Engine oil 2000 wr400

Just picked up a new 2000 wr 400 for my buddy. It is his christmas present from his girlfriend. One of my questions is the oil was overfull, so i drained it from the frame and refilled to full level. Started it and checked the oil after 10 or 15 seconds of running and it was still overfull. Drained it again, and the same thing just not as high. So far i have drained out one qt. Basically i want to know if checking it after 10 seconds of running is the way to go? Any help will be greatly appreciated otherwise i am going to drain the crankcase and the frame and start there. Thanks


You must check the oil level when the bike is hot. Don't worry, you are not the only one that has done this........

Hope this helps. Tim

Be careful, you may have taken out enough oil to end up causing some damage. As Tim said, the dipstick reading is only meaningful just after the bike is shut off.

Make sure there is something in there, warm the bike up and check it again.

If you drain the oil you must drain the frame (plug is on front side of down tube, just above skid plate) and crankcase. If you do this refill with 1.75 quarts of Yamalube 4R. Tell your buddy to give his girlfriend a big kiss and change the oil and filter after every ride for the first several rides (both to be on the safe side).

What an awesome Christmas present. I’ll probably get a pair of socks…

I hope you aren't checking the oil by screwing in the dipstick all the way. You should remove the dipstick, wipe, and then just reinsert without starting any threads. If you want a good starting point for the amount of oil, drain the crankcase, the frame tank, put in a new filter and add about a quart and a half of oil. I always put a fan at the front of the radiators and then run my engine at least 3 minutes before shutting it down to check the level. The fan is to keep the header pipe from getting too hot. Also, when you've added about a quart of oil and if you try to continue to pour in oil at a fast rate, it will almost always overflow and make a mess. I suppose it just doesn't flow down into the tank fast enough. To keep from doing this, I got one of those little styrofoam coffee cups and pour a couple of ounces into the cup and then into the filler tube. This keeps me from overflowing. Geez...I hate making a mess... :)

Changing the oil on these bikes is a pain, you need to do it so often. The price we pay for not needing to premix. I have a filling ritual I think works well and is not messy, plus you don't have to clean oil out of any measuring containers. I use the Yamalube 4R in 1 qt containers. What's nice is that the container has a clear graduations window strip on the side so you can accurately see oil level. I bought this orange plastic fill spout at Kmart for about $3, and it fits right on the Yamalube 1 qt container and doesn't leak. It even has a shut off valve on it so you can turn it over without spilling. The end of the spout fits perfectly into the oil filler hole. I pour 1 quart into the hole (the container/spout will stay put in the hole if you squeeze alot of oil out, and the rest will drain by gravity while you do something else). Then I fill that container again to the proper level by putting the spout on the second quart container and filling the first to the proper mark (once you get it right you know how much to fill the container, about 3/4 quart). Switch the spout and pour into the filler hole. The Yamalube containers must be filled pretty accurately because I always come out on the same level on the dipstick.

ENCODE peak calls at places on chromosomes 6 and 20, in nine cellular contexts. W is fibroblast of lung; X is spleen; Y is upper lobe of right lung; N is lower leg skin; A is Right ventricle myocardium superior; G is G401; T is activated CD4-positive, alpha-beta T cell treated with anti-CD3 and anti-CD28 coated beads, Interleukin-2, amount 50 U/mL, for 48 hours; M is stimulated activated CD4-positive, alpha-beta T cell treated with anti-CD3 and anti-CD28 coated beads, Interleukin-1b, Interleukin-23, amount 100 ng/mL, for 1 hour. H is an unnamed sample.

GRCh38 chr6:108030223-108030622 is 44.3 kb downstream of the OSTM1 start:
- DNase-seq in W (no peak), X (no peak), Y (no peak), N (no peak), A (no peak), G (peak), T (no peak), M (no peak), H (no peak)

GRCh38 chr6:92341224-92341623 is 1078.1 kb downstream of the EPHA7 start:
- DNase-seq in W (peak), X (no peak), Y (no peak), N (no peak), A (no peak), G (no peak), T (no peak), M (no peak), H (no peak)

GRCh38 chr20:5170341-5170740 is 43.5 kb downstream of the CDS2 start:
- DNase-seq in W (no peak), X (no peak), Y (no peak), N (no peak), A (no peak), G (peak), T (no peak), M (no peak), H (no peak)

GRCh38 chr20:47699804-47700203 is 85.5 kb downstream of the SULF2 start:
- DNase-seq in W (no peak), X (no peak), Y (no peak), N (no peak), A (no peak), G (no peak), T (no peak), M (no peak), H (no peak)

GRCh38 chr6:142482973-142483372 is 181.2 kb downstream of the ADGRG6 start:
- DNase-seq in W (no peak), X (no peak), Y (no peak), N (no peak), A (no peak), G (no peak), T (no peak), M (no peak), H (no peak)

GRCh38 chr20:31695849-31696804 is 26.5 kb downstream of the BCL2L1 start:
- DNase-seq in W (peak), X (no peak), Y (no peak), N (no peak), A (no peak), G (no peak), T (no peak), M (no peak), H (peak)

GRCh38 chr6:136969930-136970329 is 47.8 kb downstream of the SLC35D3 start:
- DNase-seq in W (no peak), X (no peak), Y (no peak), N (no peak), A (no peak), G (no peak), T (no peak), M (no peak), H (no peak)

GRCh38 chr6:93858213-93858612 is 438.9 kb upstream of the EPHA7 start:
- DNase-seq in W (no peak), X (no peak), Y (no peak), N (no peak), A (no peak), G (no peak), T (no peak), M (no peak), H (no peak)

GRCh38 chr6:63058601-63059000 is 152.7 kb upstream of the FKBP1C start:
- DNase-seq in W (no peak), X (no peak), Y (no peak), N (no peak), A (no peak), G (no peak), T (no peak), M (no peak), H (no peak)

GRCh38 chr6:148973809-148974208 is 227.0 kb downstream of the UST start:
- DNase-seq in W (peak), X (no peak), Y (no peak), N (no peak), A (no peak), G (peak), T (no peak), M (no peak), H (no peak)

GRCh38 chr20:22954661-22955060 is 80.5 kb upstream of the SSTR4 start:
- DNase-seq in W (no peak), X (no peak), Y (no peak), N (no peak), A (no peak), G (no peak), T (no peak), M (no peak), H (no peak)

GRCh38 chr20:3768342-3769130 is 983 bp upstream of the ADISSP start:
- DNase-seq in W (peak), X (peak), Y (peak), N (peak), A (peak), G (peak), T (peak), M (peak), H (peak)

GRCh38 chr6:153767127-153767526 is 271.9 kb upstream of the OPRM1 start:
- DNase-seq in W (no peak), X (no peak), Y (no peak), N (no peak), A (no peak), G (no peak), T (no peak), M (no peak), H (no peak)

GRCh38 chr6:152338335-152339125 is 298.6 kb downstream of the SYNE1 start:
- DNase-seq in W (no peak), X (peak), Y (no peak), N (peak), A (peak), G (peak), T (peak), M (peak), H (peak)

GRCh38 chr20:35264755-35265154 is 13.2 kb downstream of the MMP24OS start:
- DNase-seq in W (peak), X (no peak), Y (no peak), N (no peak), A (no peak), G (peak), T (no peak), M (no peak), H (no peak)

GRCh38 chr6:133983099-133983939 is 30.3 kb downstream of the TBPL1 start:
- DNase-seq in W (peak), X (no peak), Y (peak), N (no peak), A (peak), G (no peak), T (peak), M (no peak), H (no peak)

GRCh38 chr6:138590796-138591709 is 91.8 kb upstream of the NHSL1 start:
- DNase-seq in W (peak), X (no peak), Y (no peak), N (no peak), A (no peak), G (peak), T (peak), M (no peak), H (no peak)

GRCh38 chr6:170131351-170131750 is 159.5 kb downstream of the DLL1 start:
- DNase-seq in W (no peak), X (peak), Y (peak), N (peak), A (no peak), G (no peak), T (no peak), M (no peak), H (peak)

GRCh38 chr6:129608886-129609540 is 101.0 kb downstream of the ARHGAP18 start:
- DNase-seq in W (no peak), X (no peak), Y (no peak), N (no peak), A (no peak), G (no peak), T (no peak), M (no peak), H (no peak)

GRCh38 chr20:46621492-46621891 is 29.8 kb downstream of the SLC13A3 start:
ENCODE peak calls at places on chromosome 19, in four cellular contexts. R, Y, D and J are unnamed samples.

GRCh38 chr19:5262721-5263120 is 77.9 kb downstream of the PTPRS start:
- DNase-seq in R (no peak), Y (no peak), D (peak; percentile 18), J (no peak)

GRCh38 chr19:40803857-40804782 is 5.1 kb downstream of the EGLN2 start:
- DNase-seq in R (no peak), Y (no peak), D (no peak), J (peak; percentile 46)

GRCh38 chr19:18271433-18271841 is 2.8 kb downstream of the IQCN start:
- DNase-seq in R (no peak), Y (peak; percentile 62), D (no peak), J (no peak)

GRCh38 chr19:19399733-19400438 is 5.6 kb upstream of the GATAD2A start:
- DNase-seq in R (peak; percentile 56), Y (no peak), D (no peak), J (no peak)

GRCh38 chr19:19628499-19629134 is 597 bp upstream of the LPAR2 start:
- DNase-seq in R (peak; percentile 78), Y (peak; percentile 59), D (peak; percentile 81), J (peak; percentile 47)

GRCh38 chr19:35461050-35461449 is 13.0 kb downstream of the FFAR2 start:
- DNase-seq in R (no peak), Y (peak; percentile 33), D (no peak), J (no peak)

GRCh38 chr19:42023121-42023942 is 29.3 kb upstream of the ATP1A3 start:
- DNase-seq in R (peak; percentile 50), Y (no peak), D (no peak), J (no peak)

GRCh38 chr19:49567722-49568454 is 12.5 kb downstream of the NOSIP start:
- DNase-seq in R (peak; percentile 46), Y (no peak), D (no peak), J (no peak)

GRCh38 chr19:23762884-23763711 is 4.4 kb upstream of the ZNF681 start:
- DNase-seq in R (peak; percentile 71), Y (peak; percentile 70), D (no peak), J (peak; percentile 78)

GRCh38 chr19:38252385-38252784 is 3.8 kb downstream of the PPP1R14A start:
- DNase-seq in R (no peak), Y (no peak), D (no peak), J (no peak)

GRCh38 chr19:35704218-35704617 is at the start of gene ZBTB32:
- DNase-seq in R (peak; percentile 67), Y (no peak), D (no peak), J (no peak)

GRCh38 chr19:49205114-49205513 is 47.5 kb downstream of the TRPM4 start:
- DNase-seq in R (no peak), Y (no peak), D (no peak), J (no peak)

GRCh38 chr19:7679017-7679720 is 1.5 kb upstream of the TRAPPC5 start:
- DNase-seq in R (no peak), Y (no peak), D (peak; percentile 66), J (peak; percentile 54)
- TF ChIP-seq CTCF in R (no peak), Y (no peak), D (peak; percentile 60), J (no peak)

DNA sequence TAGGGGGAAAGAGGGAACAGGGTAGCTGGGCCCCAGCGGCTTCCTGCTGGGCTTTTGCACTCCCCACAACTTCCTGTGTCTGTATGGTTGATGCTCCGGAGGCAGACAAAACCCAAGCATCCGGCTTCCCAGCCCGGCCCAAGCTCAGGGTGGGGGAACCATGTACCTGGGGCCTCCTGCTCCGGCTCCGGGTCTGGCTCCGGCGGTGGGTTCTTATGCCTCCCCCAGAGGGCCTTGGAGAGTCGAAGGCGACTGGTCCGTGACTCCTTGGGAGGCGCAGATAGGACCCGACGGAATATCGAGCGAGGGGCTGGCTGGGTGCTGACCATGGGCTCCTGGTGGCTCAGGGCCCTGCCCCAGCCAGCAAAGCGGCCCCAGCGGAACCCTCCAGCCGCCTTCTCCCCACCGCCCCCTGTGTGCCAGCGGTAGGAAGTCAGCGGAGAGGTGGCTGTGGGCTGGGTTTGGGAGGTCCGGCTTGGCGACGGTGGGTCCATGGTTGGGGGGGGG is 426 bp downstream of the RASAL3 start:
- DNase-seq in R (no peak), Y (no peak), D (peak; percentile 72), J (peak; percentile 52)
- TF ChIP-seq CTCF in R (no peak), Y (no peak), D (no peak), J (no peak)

Has anyone out there used Golden Spectro? My favorite bike shop / mech. is pushing this line and it has good reviews from what I can tell.

Mike: That sounds like something I want to try. With your way, you've never had a problem with the fill tube overflowing when you get down to the last half quart of oil addition?

Hugh: I've used the Golden Spectro synthetic blend. It's a top tier oil and you won't go wrong using it. However, I switched to Bel Ray EXS 10W50 to try and improve my transmission shifting. It has performed according to the claims in a magazine article and I will stay with this oil....especially since I now have 2 cases in my shop. :)

Check it with the motor off, run it till warm, shut it off, wait 1 min, then check it.

Originally posted by Boit:

Mike: That sounds like something I want to try. With your way, you've never had a problem with the fill tube overflowing when you get down to the last half quart of oil addition?

Boit: No, never had an overflow, either with my 99 or 01. I put a steering damper on my 99 and figured this ritual out because my funnel wouldn't fit past the damper tower (went to Kmart for a thinner funnel and came back with the filler spout instead). But I don't recall having a problem when I used a funnel and a ratio rite to pour the oil. Maybe because the ratio rite only let me pour 500cc at a time. It still sounds strange to me that it overflows.

Originally posted by mikeolichney:
It still sounds strange to me that it overflows.

Mine does this too unless I’m careful. I can pour the first quart pretty fast but the next .8 goes in slow or it ends up all over my radiators and down tube (yuck). I’ve got a damper too, but I guess my funnel is small enough to wedge in there, I’m going to try one of those spouts though, that’s sounds like a good idea.

Also, Boit makes a good point about not threading the dipstick, maybe that’s why mboh thought it was overfilled (I made the same mistake when I first got my 426).

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